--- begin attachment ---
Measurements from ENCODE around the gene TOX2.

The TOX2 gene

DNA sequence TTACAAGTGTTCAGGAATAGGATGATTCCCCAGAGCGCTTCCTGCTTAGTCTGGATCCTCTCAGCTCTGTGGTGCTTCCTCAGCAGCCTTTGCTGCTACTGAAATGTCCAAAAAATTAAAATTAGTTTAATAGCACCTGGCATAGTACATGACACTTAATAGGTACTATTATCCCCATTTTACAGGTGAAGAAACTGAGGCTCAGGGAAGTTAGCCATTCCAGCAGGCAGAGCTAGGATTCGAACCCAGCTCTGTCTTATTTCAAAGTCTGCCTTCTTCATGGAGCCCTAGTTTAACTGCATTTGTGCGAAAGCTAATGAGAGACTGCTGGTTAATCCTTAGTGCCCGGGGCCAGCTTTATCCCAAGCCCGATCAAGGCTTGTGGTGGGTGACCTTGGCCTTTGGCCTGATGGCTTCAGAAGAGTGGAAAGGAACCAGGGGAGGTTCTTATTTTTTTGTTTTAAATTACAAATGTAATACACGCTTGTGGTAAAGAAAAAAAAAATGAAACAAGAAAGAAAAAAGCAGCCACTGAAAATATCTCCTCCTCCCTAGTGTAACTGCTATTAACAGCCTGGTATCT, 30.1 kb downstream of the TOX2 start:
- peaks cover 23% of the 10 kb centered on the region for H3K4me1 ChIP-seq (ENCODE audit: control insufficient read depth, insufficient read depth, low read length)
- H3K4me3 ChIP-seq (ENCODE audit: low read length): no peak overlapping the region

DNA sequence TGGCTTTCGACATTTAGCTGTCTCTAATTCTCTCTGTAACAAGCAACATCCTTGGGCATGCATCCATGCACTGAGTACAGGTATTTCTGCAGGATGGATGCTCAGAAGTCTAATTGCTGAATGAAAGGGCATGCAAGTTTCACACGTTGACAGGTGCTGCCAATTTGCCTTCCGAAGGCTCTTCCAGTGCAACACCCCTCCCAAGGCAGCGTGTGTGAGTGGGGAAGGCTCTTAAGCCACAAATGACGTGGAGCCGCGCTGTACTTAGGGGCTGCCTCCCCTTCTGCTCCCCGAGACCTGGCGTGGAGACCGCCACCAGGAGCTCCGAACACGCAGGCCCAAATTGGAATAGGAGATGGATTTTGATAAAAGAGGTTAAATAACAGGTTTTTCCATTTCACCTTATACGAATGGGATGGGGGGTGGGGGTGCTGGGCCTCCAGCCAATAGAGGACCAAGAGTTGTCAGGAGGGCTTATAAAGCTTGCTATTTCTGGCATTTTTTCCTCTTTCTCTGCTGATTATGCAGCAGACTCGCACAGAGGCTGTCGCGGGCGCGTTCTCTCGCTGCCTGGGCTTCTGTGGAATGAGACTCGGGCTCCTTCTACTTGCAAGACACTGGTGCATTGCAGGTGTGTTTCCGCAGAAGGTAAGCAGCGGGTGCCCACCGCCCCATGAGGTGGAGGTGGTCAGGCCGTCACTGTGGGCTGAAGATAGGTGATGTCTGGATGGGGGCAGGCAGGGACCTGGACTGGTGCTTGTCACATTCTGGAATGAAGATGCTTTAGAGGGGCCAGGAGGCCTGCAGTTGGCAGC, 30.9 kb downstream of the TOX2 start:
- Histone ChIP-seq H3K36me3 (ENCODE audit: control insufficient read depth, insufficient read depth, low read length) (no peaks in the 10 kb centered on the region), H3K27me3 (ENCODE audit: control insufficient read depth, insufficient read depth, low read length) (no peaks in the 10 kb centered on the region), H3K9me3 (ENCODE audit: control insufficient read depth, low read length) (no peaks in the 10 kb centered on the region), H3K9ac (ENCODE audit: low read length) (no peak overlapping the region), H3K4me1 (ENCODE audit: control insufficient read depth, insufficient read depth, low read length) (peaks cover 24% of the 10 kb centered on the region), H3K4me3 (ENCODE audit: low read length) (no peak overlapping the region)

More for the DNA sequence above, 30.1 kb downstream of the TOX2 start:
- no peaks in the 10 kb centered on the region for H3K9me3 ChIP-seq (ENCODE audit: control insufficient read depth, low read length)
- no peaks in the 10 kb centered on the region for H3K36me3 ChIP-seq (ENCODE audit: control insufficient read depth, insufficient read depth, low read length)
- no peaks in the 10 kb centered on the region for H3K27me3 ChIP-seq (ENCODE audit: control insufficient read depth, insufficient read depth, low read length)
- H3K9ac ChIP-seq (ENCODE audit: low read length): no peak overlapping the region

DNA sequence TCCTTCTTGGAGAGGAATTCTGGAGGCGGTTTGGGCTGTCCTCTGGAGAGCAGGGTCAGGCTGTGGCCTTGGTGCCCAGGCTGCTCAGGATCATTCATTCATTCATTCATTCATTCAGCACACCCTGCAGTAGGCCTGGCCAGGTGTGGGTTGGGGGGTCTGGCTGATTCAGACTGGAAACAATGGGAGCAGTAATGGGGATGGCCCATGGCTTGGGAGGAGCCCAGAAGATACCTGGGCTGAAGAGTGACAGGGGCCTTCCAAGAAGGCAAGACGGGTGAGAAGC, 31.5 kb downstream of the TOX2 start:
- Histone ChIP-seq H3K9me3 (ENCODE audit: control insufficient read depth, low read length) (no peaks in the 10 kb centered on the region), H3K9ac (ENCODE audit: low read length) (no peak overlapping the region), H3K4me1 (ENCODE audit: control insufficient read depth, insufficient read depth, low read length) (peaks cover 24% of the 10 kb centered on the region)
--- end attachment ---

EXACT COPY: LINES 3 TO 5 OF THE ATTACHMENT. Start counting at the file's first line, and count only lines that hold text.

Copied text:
DNA sequence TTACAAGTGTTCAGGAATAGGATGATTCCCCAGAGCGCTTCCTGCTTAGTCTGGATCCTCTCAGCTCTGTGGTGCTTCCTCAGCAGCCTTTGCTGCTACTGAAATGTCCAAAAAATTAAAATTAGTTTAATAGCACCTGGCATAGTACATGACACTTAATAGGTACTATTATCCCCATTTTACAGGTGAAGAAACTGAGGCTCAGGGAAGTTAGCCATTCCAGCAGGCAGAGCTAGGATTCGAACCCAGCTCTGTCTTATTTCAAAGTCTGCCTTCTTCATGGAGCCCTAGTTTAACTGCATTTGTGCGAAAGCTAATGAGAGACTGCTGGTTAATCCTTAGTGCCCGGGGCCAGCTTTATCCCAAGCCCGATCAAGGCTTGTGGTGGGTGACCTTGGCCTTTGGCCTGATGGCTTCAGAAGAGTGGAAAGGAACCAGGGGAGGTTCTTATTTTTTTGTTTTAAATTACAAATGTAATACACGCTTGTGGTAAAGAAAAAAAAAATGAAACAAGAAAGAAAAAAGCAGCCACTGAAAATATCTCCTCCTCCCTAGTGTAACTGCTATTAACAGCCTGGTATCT, 30.1 kb downstream of the TOX2 start:
- peaks cover 23% of the 10 kb centered on the region for H3K4me1 ChIP-seq (ENCODE audit: control insufficient read depth, insufficient read depth, low read length)
- H3K4me3 ChIP-seq (ENCODE audit: low read length): no peak overlapping the region